IIT Roorkee Scientists Identify Molecule That Can Kill Chikungunya Virus
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The nsP2 protease is a strict viral enzyme. It means it is absent in humans and, thus, is an excellent antiviral drug target for chikungunya virus. Our research group has targeted nsP2 using biochemical and structure-based approach.
There’s another feather to the Indian Institute of Technology (IIT) Roorkee’s cap. Just a few days after IIT Roorkee announced the Dhadkan app—an app that monitors the heart rate and predicts the risk of heart failure—researchers from this prestigious institute have identified a molecule that exhibits antiviral activity against the deadly chikungunya virus.
According to them, the molecule’s antiviral activity achieved around 99 per cent reduction in the virus. The research conducted under a project of the Department of Biotechnology (DBT), the Ministry of Science and Technology, was led by Shailly Tomar, a professor at DBT, IIT Roorkee. The team used structure-based studies of chikungunya virus-specific nsP2 protease to identify molecules—Pep-I and Pep-II—that exhibited protease inhibitory as well as antiviral activity.
“The nsP2 protease is a strict viral enzyme. It means it is absent in humans and, thus, is an excellent antiviral drug target for chikungunya virus. Our research group has targeted nsP2 using biochemical and structure-based approach. We identified a molecule that not only possesses anti-nsP2 activity but also effectively kills the chikungunya virus in the cell-based assays,” said Professor Tomar.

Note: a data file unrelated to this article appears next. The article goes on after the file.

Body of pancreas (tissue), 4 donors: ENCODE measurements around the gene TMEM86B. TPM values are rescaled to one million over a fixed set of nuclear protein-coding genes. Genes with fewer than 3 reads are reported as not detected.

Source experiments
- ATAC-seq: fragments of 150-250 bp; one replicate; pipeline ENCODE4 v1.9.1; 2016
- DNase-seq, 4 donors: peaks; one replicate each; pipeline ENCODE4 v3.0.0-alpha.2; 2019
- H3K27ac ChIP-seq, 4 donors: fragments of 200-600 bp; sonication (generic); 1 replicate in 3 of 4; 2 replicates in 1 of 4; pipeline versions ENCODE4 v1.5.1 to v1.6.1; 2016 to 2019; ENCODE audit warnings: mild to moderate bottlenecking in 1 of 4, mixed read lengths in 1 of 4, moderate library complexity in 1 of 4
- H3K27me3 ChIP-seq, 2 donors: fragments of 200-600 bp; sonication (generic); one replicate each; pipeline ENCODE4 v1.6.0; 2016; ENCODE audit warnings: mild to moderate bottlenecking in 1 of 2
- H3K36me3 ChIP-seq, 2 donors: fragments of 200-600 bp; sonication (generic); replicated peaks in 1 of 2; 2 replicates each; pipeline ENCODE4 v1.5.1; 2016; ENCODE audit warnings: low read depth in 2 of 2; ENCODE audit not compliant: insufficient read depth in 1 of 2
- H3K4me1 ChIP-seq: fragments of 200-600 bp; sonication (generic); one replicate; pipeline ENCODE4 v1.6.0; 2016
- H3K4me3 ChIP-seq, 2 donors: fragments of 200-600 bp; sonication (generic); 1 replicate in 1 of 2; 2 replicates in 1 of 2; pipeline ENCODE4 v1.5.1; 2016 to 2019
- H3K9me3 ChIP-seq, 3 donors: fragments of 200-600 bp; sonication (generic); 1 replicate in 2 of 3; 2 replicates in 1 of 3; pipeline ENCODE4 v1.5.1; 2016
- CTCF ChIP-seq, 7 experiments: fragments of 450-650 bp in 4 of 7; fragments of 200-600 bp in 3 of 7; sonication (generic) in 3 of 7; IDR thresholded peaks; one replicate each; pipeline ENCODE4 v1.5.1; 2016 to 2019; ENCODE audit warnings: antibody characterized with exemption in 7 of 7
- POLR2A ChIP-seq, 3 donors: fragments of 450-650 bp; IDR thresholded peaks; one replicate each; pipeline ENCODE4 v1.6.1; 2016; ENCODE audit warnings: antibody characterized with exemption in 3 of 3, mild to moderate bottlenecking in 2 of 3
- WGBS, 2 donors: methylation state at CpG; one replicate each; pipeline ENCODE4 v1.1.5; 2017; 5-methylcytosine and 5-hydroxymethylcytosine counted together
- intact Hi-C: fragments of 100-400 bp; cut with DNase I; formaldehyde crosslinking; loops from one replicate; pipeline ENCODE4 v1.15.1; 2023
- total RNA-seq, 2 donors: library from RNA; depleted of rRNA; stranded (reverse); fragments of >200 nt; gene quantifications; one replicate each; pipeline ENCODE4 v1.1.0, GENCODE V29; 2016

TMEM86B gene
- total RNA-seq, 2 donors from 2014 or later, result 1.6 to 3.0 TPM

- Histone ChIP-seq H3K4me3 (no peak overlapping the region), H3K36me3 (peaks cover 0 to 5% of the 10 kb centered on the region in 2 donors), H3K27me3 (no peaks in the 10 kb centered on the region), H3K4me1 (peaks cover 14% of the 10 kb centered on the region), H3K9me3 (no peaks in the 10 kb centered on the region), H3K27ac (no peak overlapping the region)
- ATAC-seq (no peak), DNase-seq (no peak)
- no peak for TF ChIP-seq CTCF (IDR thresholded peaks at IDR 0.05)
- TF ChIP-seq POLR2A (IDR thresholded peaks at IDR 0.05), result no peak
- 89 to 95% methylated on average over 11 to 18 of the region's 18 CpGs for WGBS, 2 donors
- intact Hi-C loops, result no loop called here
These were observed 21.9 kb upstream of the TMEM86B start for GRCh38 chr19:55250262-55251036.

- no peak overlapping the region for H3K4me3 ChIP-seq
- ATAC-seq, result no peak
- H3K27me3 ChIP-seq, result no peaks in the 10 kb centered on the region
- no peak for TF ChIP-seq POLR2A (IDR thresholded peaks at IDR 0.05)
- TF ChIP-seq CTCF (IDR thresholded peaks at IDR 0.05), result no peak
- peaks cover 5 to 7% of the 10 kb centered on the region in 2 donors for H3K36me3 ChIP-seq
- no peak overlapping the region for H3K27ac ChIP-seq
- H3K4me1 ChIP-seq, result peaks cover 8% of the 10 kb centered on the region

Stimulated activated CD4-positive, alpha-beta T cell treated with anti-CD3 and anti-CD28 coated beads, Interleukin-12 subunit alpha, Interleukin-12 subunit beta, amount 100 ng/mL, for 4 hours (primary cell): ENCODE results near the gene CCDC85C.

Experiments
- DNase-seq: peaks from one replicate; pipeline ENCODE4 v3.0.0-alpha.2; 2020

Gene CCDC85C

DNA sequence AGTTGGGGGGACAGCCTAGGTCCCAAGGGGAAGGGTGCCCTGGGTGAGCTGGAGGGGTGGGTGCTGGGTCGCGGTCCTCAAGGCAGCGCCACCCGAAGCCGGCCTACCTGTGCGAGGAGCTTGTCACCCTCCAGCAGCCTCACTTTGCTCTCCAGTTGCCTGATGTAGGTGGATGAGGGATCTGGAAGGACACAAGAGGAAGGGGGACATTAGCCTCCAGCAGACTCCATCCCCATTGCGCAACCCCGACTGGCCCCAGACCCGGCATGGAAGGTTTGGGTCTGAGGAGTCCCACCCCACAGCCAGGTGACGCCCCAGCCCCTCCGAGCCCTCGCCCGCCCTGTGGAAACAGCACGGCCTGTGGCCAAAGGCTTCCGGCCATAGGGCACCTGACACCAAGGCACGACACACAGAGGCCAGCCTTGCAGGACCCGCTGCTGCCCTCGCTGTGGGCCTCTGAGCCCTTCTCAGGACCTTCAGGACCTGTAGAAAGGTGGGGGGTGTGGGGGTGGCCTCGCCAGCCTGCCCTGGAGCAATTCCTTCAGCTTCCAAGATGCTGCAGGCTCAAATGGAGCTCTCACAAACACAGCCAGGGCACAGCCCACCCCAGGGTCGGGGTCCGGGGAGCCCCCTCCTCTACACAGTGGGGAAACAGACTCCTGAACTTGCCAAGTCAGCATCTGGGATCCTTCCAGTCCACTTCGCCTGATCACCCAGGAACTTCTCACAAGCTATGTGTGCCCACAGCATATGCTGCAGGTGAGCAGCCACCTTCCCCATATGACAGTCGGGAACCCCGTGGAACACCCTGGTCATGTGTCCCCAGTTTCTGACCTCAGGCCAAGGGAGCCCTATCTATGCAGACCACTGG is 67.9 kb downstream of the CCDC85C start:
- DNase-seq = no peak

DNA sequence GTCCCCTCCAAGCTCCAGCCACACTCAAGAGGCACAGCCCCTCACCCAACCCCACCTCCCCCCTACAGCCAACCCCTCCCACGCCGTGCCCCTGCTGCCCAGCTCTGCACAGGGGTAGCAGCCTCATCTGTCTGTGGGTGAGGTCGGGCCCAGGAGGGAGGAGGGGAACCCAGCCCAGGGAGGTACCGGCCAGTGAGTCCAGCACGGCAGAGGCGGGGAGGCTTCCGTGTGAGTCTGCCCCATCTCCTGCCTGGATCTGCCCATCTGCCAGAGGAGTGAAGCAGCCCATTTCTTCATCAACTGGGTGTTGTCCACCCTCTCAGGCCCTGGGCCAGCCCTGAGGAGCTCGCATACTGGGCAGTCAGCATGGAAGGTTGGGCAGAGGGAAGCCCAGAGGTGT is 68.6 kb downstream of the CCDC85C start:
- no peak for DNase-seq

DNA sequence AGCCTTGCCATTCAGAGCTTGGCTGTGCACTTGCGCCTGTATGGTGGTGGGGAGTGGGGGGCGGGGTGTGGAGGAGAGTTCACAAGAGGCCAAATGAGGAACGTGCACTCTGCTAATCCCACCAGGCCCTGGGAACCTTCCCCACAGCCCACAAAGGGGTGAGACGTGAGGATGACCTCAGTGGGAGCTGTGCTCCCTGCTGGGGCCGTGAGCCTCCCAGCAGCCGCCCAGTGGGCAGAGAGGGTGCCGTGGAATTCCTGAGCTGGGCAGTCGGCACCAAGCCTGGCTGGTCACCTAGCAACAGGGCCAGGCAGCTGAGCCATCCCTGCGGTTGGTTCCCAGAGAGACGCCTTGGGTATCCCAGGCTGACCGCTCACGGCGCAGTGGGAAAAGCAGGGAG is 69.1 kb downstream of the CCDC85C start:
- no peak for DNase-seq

One of the two molecules, Pep-I has a higher antiviral activity against chikungunya virus. “Out of the two molecules, PeP-I is more effective as an anti-viral molecule as no virus was detected in cultured cells at a concentration as low as 10 microMolar,” said Rajat Mudgal and Harvijay Singh, research scholars at DBT.
Talking about the further work that is being done in this direction, Tomar said, “Derivatives of Pep-I and Pep-I like molecules are being developed that will be tested for their antiviral potential in an animal model.”
Chikungunya is an infection caused by the chikungunya virus which spreads between people via two types of mosquitos: Aedes albopictus and Aedes aegypti. Currently, there are no drugs or vaccine available in the market to treat this disease. However, with this discovery, we’re hopeful that soon there will be an effective drug to fight chikungunya.